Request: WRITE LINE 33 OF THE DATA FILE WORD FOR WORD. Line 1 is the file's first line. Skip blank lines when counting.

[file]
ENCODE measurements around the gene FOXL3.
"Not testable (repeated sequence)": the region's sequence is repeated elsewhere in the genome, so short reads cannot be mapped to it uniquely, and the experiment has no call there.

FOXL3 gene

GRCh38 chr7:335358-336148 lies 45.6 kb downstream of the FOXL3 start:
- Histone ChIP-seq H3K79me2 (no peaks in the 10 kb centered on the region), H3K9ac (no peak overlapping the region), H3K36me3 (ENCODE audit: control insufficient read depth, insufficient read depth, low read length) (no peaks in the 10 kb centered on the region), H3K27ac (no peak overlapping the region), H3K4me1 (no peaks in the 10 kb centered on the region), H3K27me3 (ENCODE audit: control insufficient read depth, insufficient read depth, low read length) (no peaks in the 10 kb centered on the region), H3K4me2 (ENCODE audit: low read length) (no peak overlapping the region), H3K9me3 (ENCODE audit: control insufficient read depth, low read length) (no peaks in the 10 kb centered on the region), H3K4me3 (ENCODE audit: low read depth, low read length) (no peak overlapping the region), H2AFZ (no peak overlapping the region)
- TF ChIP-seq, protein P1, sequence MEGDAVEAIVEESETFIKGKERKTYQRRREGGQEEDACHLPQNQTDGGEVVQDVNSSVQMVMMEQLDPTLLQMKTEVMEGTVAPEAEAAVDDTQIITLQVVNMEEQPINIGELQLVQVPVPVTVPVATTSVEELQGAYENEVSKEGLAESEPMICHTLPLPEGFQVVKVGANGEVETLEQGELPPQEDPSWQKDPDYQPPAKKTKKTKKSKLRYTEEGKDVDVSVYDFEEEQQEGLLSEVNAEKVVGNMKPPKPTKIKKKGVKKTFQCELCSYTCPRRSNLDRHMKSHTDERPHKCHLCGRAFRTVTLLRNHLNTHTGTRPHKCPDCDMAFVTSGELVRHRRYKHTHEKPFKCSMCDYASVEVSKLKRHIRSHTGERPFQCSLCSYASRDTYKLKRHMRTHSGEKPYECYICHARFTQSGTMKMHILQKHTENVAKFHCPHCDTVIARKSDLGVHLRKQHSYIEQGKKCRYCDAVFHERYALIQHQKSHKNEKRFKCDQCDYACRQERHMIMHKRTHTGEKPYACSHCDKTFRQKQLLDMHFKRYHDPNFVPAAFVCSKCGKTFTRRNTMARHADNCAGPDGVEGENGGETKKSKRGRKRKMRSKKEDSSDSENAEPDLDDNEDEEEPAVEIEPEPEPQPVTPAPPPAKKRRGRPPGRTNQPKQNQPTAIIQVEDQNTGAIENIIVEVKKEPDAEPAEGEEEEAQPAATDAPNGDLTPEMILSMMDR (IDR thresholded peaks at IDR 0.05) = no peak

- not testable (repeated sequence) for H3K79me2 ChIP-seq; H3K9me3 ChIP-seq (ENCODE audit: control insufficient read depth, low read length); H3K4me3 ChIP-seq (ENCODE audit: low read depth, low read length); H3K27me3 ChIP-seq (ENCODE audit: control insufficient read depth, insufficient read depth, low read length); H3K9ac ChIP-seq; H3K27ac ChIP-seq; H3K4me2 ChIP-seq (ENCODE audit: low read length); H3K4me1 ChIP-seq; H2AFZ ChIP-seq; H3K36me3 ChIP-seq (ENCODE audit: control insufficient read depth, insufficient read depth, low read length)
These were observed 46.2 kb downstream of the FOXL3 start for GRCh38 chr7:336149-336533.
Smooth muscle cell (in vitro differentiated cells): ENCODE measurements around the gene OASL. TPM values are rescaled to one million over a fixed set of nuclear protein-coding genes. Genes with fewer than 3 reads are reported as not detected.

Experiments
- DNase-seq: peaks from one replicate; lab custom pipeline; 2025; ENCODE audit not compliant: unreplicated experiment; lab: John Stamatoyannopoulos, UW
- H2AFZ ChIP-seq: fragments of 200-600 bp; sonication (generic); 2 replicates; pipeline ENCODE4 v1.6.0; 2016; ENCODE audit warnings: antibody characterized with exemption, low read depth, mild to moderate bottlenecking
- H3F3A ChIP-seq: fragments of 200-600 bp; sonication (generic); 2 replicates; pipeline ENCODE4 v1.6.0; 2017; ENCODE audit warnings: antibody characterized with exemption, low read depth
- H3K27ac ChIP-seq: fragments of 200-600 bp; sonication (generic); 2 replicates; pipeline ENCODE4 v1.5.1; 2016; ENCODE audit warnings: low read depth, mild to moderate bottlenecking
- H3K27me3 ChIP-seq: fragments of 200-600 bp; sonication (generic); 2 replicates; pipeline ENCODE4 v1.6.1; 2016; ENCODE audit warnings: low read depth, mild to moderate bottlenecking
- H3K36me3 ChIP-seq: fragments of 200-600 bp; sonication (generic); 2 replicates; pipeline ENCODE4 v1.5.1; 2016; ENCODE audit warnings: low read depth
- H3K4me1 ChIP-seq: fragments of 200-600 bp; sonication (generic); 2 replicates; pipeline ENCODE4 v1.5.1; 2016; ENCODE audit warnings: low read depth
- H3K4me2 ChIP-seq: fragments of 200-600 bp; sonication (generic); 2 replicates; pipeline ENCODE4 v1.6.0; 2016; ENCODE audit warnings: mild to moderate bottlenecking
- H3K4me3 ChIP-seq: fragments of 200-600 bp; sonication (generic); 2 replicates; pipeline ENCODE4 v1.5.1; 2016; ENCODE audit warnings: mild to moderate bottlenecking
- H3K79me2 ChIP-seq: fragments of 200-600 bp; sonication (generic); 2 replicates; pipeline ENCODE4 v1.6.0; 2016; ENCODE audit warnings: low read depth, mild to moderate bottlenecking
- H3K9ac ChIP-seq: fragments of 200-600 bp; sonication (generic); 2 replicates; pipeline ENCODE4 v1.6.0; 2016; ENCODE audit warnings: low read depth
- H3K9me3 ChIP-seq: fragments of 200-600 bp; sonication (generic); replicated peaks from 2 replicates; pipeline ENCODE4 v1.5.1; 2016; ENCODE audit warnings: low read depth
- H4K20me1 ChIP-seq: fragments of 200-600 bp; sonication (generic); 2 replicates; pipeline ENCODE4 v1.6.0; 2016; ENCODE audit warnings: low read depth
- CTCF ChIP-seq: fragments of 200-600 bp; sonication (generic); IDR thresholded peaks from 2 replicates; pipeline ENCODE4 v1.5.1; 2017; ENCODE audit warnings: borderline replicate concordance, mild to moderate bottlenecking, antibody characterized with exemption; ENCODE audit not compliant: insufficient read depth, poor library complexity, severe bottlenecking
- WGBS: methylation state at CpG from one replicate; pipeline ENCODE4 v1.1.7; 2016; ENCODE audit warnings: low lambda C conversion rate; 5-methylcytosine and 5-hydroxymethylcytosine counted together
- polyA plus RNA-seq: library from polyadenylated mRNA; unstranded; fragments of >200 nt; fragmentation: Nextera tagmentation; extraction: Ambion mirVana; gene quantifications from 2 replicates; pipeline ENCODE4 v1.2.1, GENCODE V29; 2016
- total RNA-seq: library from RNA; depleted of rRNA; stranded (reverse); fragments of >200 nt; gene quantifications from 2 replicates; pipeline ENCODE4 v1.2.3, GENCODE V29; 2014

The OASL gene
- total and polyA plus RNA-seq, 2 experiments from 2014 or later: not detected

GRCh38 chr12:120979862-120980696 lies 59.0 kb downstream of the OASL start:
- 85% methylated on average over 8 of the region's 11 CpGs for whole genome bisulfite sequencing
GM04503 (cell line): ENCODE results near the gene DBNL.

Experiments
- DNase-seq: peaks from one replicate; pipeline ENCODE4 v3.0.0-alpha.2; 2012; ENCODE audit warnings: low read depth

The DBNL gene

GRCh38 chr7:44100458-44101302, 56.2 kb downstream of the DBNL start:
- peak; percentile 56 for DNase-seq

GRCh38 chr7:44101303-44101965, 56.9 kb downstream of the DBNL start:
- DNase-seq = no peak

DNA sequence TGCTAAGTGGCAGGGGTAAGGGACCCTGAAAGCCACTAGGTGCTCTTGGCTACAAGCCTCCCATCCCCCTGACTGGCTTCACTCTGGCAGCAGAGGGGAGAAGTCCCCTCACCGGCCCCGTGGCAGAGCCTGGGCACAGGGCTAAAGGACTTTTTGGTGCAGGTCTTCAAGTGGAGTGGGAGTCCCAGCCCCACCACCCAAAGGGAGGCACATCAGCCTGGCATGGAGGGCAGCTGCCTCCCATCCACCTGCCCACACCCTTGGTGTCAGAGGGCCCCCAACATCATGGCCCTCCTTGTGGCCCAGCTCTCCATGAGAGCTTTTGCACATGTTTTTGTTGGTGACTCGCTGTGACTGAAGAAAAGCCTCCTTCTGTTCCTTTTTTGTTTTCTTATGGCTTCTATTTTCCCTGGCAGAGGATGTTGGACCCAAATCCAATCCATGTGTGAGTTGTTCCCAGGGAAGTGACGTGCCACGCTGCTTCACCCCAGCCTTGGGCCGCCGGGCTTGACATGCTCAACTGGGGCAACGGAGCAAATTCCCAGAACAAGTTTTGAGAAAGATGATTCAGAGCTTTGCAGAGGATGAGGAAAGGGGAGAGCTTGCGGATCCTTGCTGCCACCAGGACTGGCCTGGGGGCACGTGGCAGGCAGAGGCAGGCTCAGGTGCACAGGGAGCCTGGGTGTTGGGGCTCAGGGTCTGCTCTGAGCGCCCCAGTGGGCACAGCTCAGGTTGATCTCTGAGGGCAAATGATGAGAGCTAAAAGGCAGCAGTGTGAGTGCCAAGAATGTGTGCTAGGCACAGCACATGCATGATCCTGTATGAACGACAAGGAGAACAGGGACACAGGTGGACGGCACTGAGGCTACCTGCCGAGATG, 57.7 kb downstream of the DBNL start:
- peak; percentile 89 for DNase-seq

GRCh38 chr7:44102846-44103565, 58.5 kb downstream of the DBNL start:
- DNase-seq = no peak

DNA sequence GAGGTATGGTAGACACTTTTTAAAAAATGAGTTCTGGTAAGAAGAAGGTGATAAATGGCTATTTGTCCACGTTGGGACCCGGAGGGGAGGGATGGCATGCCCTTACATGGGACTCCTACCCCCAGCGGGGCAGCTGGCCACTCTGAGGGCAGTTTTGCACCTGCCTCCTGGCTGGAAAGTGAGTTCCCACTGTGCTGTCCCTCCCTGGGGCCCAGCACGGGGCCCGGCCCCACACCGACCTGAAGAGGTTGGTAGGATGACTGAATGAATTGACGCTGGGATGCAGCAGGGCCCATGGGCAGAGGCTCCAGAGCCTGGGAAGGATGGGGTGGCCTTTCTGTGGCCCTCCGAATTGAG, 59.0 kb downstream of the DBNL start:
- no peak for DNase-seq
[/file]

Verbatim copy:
Experiments